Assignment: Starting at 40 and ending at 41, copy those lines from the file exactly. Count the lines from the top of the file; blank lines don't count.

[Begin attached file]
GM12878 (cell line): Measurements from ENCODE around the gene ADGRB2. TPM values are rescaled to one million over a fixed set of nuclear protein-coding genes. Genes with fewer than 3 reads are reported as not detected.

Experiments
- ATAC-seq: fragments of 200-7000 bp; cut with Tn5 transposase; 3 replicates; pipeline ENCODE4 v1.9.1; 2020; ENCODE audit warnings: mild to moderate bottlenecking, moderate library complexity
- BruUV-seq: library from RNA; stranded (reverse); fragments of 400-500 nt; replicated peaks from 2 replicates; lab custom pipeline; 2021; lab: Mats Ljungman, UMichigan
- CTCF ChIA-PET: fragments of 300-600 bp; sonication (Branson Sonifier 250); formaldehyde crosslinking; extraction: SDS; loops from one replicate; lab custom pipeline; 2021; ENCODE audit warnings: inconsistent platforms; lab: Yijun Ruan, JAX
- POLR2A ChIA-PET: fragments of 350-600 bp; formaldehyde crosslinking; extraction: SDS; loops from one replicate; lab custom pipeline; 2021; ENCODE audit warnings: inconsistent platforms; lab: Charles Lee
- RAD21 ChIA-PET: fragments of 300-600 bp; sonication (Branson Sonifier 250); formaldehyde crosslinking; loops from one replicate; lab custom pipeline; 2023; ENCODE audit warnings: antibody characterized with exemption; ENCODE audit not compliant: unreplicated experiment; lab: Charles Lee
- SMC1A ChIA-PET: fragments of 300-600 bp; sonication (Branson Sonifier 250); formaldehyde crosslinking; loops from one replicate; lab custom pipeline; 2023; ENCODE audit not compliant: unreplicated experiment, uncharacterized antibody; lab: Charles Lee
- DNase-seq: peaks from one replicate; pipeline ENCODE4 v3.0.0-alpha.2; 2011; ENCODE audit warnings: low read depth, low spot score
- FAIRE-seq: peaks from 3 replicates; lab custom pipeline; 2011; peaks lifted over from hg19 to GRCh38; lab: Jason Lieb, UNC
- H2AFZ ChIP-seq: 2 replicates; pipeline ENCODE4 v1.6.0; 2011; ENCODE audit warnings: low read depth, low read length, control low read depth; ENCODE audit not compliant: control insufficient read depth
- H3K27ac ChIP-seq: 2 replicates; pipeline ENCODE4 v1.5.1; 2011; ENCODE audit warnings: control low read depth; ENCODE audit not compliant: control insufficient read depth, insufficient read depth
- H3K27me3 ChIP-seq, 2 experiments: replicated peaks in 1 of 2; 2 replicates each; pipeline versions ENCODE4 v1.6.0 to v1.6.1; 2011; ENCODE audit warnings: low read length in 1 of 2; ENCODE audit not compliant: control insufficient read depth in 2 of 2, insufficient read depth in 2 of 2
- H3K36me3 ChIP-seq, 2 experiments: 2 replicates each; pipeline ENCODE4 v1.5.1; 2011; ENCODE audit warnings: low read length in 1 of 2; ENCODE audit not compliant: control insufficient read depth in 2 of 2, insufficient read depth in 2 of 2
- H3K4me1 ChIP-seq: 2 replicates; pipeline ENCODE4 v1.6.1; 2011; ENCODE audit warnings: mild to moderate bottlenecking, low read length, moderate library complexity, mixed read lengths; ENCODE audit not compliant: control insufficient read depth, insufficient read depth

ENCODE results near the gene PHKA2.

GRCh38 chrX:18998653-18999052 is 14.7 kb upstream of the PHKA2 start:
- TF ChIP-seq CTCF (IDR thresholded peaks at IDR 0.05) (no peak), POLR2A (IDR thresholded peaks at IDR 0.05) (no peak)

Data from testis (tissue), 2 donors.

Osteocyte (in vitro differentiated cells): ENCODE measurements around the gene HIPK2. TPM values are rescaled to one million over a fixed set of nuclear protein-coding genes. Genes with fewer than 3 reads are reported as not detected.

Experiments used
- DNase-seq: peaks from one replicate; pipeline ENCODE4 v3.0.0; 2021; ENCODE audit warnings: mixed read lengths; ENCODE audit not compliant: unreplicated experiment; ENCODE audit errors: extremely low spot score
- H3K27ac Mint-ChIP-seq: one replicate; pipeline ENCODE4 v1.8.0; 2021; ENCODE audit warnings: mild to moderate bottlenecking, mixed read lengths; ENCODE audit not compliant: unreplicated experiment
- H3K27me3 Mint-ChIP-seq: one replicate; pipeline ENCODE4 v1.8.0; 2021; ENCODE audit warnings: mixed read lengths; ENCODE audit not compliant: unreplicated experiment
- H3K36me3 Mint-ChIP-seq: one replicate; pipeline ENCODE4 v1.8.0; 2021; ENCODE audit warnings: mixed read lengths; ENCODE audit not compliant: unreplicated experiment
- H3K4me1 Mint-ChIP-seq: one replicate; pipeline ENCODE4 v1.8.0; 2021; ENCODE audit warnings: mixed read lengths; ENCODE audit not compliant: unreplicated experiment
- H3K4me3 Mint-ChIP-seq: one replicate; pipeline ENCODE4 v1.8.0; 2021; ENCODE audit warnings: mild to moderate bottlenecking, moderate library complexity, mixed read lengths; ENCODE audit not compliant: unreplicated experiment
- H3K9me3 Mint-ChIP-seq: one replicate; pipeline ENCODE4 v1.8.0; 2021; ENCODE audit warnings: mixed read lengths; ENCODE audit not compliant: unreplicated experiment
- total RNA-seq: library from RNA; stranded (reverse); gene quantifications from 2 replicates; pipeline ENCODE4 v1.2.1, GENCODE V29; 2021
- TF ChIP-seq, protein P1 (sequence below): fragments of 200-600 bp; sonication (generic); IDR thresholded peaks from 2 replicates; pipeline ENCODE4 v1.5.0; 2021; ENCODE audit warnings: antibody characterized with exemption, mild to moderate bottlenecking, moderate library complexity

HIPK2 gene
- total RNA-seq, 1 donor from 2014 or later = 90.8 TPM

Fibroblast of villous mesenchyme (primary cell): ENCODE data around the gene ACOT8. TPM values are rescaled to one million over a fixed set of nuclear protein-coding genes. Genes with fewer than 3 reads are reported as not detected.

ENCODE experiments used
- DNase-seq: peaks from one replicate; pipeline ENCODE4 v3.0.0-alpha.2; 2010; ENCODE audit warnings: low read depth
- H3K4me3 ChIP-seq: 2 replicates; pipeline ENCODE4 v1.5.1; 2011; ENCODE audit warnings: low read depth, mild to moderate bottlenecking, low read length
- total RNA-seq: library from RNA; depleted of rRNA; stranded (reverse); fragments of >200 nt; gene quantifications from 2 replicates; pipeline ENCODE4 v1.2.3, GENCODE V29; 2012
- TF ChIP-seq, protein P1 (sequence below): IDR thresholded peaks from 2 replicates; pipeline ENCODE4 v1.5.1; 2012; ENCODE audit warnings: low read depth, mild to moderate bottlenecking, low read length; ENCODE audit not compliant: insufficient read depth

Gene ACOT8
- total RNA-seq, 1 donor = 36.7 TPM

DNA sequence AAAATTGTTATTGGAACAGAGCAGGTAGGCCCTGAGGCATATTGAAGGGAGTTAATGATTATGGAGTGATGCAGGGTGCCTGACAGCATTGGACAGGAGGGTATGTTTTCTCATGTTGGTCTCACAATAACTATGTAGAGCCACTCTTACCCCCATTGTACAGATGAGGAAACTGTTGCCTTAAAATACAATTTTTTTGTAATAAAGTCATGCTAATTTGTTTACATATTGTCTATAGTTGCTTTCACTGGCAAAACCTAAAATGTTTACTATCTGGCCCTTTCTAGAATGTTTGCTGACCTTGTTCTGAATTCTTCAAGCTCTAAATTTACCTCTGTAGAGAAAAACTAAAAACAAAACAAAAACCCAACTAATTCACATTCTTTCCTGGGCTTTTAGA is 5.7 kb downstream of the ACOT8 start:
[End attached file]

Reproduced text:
- total RNA-seq, 1 donor = 36.7 TPM

DNA sequence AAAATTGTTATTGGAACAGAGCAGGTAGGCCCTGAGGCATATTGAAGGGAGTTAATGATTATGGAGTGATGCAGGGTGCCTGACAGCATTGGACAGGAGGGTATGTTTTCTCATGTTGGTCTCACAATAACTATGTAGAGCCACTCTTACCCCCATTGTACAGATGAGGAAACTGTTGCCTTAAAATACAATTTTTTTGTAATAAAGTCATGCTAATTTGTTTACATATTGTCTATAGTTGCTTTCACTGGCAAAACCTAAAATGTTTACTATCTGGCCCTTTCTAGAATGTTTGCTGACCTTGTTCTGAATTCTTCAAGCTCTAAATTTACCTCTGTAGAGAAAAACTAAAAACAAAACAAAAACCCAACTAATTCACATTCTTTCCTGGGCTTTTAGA is 5.7 kb downstream of the ACOT8 start: